22 How to Implement TBI Guidelines in your Hospital? Clinical EducatorCritical Practice CommitteeCritical Care LeadershipCritical Care Physicians or Medical DirectorSample Guidelines available at:
23 “Do not harm?” or “Do not treat?” DNR DecisionWhat does the DNR decision mean to the family?No Chest Compressions?No Shock?No Medications?No Labs?No Fluids?No Diagnostic Tests?Allow natural death?“Do not harm?” or “Do not treat?”
24 SummaryCritical care teams can honor the DNR decision while preserving the option of donation.Pathophysiology of Traumatic Brain Injury can be anticipated and treated.TBI Guidelines can be implemented to prevent “step down” in clinical management and preserve the family’s donation option.
25 The Care and Management of Consented Brain Dead Organ Donors Keith Markillie PTC, RN, BSNOneLegacy
26 Best Practices Approach to Saving Lives & Preserving the Opportunity for Organ Donation
27 Organ Donor Management Similar to Traumatic Brain Injury Guidelines: “What’s good for the patient is good for the donor”Treatment of Brain DeathStandardizes donor management within OneLegacyMaximize the organs recovered per donor
28 Organ Donor Management MAP 60 – 110 mmHgCVP mmHgEF > 50%</= 1 pressor used AND:Dopamine </= 10 mcg/kg/minNeosynephrine </= 100 mcg/minNorepinephrine </= 10 mcg/minVasopressin </= 2.4 units/hour (0.04 units/min)ABG pHPaO2:FiO2 ratio >300 on PEEP = 5Serum Sodium <155Urine output 1-3 mL/kg/hourGlucose < 150Hemoglobin > 10Track hormone replacement usage
29 Hormonal Replacement Post brain death endocrine changes There is a sharp decrease in T3 and T4 to 50% of normal within one hour of brain death & down to Zero after 16 hoursCortisol levels decrease to 50% after one hour and continue to decreaseAntidiuretic Hormone decrease significantly and completely disappear after 6 hoursInsulin decreased to 20% of baseline by 13 hours>>Transplantation, Vol 83, pp , no 11, December 15, 2006
30 Hormonal ImbalancesResearch findings suggest that after brain death aerobic metabolism changes to anaerobic cellular metabolismATP and creatinine phosphate deplete & lactate increases which leads to decreased cardiac functionAfter T4 infusion, lactate decreases, glucose utilization increases and the mitochondria resume aerobic energy generation>>Transplantation, Vol 83, pp , no 11, December 15, 2006
31 T-4 Protocol Give IV boluses of the following: 20 mcg T-4 IV push20 units regular insulin50 mL dextrose 50%30 mg/kg Solumedrol (2 grams max)After initial bolus start T-4 drip200 mcg in 500mL NS at 25mL/hour initially (10 mcg/hour)Titrate as needed to maintain BPContinue drip to procurement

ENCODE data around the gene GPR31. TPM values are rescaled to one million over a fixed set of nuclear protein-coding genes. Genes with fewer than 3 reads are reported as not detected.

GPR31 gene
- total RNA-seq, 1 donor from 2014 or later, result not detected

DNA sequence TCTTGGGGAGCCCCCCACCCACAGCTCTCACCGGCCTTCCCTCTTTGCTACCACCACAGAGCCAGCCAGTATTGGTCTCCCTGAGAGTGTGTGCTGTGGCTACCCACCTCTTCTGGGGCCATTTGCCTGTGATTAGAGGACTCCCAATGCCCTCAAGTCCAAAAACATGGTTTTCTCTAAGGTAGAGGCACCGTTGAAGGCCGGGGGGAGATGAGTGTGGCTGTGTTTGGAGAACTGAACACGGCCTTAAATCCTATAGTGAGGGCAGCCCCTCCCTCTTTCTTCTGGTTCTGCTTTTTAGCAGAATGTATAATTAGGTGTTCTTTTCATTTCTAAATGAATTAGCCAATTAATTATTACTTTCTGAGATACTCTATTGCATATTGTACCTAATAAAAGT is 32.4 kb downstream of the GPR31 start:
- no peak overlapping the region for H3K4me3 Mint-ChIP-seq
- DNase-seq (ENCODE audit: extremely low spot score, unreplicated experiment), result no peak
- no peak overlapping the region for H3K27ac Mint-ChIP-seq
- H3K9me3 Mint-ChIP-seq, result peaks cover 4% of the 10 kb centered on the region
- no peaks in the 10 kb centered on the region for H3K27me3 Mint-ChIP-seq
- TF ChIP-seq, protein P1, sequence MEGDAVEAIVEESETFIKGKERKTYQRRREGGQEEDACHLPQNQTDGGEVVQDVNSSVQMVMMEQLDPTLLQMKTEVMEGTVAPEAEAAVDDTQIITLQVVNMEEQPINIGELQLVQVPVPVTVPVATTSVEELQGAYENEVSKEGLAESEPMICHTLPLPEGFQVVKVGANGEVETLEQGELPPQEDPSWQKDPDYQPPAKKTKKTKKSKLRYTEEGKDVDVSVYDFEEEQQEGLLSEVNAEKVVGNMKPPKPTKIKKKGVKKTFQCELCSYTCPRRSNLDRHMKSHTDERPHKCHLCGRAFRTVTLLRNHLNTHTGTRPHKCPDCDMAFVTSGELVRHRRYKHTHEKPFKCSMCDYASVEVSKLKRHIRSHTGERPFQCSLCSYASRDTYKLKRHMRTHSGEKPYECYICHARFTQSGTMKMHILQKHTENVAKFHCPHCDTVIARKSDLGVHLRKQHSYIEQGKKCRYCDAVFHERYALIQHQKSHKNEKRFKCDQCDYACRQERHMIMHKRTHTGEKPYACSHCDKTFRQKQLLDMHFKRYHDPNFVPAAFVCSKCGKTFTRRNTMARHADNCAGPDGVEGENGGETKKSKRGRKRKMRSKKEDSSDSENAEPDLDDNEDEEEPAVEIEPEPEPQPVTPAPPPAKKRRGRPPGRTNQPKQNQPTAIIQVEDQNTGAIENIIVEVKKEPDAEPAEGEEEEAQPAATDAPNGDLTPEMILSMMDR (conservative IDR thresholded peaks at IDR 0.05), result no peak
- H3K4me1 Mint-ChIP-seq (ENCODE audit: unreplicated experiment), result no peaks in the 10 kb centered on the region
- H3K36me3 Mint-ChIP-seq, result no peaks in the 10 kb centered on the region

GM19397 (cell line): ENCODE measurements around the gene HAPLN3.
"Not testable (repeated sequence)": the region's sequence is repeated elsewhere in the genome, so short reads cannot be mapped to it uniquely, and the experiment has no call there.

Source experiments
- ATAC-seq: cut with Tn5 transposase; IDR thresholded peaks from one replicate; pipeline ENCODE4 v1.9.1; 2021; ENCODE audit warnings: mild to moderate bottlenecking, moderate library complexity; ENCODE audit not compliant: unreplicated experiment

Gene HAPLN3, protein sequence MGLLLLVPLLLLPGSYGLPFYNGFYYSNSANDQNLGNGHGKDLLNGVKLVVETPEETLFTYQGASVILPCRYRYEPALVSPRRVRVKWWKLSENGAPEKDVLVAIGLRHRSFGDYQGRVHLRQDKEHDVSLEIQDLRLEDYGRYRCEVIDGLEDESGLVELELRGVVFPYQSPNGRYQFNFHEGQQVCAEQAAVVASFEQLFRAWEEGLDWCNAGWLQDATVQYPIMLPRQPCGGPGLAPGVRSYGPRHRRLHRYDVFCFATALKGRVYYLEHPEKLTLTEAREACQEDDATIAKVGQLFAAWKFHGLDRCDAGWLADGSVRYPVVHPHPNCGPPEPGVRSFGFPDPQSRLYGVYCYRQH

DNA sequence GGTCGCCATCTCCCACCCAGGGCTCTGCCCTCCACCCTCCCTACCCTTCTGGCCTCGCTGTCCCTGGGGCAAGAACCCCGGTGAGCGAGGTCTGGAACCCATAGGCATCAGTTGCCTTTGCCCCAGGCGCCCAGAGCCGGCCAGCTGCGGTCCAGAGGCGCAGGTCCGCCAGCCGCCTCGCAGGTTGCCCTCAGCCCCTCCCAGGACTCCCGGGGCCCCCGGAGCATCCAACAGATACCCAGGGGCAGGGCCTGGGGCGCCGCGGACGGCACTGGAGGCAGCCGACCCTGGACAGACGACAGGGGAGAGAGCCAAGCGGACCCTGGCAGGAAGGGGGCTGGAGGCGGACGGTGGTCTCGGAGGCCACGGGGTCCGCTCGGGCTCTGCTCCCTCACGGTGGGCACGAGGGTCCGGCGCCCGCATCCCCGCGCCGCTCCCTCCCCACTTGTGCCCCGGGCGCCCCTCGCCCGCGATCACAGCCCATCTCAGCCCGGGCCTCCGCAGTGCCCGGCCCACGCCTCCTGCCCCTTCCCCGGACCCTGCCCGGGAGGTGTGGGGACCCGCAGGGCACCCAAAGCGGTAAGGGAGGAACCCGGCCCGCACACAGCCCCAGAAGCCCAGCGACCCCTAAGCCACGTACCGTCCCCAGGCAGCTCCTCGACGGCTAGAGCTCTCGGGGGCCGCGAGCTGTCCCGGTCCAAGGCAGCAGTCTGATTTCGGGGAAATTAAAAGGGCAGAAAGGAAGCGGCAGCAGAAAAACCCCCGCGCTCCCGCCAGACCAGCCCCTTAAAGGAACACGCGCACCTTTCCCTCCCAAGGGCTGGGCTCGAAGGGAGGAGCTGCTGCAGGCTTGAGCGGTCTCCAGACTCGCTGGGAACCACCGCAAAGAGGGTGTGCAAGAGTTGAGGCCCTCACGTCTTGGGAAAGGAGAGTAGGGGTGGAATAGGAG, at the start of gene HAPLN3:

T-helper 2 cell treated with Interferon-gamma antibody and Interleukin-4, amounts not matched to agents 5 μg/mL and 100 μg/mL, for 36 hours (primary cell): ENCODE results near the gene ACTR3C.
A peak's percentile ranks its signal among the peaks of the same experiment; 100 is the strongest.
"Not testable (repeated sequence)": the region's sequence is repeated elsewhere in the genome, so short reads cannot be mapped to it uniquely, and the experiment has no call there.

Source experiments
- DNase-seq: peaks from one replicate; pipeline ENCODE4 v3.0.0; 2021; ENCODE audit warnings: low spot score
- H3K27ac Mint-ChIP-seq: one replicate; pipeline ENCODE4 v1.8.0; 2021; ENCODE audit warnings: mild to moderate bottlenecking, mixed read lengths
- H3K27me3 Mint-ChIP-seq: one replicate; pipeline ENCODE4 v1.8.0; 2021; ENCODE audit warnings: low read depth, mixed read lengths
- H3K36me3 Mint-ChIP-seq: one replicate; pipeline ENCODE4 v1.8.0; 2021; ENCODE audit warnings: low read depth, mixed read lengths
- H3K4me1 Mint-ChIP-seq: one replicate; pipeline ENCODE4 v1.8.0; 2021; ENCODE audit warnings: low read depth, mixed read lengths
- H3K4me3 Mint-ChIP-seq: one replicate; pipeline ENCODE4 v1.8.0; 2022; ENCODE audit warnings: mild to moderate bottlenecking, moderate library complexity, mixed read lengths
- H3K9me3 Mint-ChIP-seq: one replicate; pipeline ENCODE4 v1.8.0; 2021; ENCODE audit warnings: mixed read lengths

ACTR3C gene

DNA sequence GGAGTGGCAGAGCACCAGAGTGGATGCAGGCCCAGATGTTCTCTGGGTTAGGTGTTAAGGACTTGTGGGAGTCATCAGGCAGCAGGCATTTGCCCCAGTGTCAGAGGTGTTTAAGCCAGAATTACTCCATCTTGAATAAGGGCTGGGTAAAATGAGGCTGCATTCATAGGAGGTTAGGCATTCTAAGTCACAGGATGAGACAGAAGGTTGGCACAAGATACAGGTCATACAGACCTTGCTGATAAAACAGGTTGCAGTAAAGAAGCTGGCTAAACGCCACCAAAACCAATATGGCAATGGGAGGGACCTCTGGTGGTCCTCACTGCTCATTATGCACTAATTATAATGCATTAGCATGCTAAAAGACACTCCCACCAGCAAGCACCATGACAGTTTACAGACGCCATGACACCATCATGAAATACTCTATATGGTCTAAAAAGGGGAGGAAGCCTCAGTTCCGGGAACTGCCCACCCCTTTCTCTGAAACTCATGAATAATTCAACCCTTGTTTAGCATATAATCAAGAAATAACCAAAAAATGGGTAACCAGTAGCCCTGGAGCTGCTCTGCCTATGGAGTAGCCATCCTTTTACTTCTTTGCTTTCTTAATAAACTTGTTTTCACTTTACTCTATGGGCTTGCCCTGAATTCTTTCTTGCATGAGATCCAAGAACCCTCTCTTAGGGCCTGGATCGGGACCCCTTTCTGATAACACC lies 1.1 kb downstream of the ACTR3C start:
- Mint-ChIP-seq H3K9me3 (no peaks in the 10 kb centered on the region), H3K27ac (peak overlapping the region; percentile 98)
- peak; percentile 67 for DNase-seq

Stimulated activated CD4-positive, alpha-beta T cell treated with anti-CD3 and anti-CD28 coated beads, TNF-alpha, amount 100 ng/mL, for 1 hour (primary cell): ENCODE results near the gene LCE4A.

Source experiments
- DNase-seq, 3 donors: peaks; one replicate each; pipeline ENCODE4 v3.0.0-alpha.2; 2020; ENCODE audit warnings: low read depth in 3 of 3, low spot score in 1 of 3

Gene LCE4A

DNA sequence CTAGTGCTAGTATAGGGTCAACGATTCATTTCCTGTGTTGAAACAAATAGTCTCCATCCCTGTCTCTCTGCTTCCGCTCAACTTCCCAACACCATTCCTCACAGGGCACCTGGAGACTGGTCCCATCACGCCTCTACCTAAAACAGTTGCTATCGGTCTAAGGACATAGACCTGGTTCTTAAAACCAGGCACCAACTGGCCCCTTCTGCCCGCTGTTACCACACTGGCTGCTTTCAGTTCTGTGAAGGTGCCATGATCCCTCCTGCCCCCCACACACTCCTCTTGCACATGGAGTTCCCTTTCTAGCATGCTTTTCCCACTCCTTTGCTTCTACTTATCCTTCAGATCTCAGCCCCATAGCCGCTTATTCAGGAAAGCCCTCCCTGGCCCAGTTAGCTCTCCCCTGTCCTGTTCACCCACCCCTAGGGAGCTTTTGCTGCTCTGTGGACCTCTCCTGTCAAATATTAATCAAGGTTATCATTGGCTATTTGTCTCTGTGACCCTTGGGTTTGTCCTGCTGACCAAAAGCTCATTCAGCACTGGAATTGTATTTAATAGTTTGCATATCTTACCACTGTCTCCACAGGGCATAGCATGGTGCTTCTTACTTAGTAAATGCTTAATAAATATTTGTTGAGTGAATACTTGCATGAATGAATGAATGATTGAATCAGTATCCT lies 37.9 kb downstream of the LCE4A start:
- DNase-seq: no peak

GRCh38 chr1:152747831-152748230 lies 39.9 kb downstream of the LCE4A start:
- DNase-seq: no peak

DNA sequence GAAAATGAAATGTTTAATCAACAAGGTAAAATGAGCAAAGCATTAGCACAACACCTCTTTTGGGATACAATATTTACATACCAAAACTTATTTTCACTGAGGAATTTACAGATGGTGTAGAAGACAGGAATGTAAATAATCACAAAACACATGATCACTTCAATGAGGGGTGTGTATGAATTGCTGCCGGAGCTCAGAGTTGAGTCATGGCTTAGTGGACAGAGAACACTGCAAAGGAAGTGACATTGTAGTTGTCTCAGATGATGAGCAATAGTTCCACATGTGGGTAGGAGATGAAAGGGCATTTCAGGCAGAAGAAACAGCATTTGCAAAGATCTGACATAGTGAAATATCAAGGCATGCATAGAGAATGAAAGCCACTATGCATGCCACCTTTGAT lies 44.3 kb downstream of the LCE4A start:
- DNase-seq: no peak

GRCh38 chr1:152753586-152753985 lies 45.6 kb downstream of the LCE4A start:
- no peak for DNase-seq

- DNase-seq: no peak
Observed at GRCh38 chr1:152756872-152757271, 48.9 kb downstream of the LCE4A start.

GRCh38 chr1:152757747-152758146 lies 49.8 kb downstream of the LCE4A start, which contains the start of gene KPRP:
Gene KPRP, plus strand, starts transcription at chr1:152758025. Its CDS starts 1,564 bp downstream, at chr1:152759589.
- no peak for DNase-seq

32 Solumedrol Used in conjunction with T-4 Corticosteroid replacement for lowered cortisol levels in brain dead patientsUsed routinely throughout care of the donor
33 Vasopressin/Pitressin Used as hormone replacement of ADH from posterior pituitary gland in brain dead patientVery effective in treating DI related hypotensionMay or may not give 1 unit IV bolus of vasopressin before starting dripDrip rate is 0.5 – 2.4 units/ hourClosely observe Urine Output—don’t make the donor anuric
34 Insulin Monitor glucose every 2 hours Treat with insulin drip rather than SQKeepUtilize hospital or OneLegacy protocol
35 Treatment beyond Hormones Organ PerfusionBalance electrolytesCorrect coagulopathyCorrect metabolic acidosisOptimize oxygenation and ventilationAntibiotic usage
36 Organ Perfusion Maintain MAP 60 – 110mmHg 1. Consider invasive hemodynamic monitoringAdequate hydration to maintain euvolemiaCrystalloids, colloids, blood productsFree waterVasopressor supportDopamineVasopressinNeosynephrineLevophed2D Echo to evaluate function once resuscitated & pressors low dose
39 Metabolic Acidosis Adequate perfusion Volume resuscitation Sodium BicarbonateUse judiciously with high sodiumFind other reasons for acidosis (respiratory, kidney failure, electrolytes)Use potassium and sodium acetate to supplement electrolytes
40 Oxygenation/Ventilation Early bronchoscopy to clear secretionsRoutine use of SolumedrolGood pulmonary toiletingBreathing treatments/MDINarcan earlyLung recruitmentPEEP maneuversI:E ratio manipulation
41 Antibiotic UsageALL patients get antibiotics! Dosages can be adjusted to size and kidney clearanceLess than 5 days = ZosynGreater than 5 days = Vancomycin + LevaquinMay need other coverage, depending on pre-donor conditionID consult? Never a bad idea with “strange circumstances”
42 Organ Donor Management MAP 60 – 110 mmHgCVP mmHgEF > 50%</= 1 pressor used AND:Dopamine </= 10 mcg/kg/minNeosynephrine </= 100 mcg/minNorepinephrine </= 10 mcg/minVasopressin </= 2.4 units/hour (0.04 units/min)ABG pHPaO2:FiO2 ratio >300 on PEEP = 5Serum Sodium <155Urine output 1-3 mL/kg/hourGlucose < 150Hemoglobin > 10Track hormone replacement usage
43 Final Thoughts“Everyone of us can help make this difference …Because that truly is the Right Thing to Do.”Dr. Kenneth Moritsugu, MDUS Deputy Surgeon General
44 Question to Run-OnHow do your standards of care preserve the opportunity for the gift of life?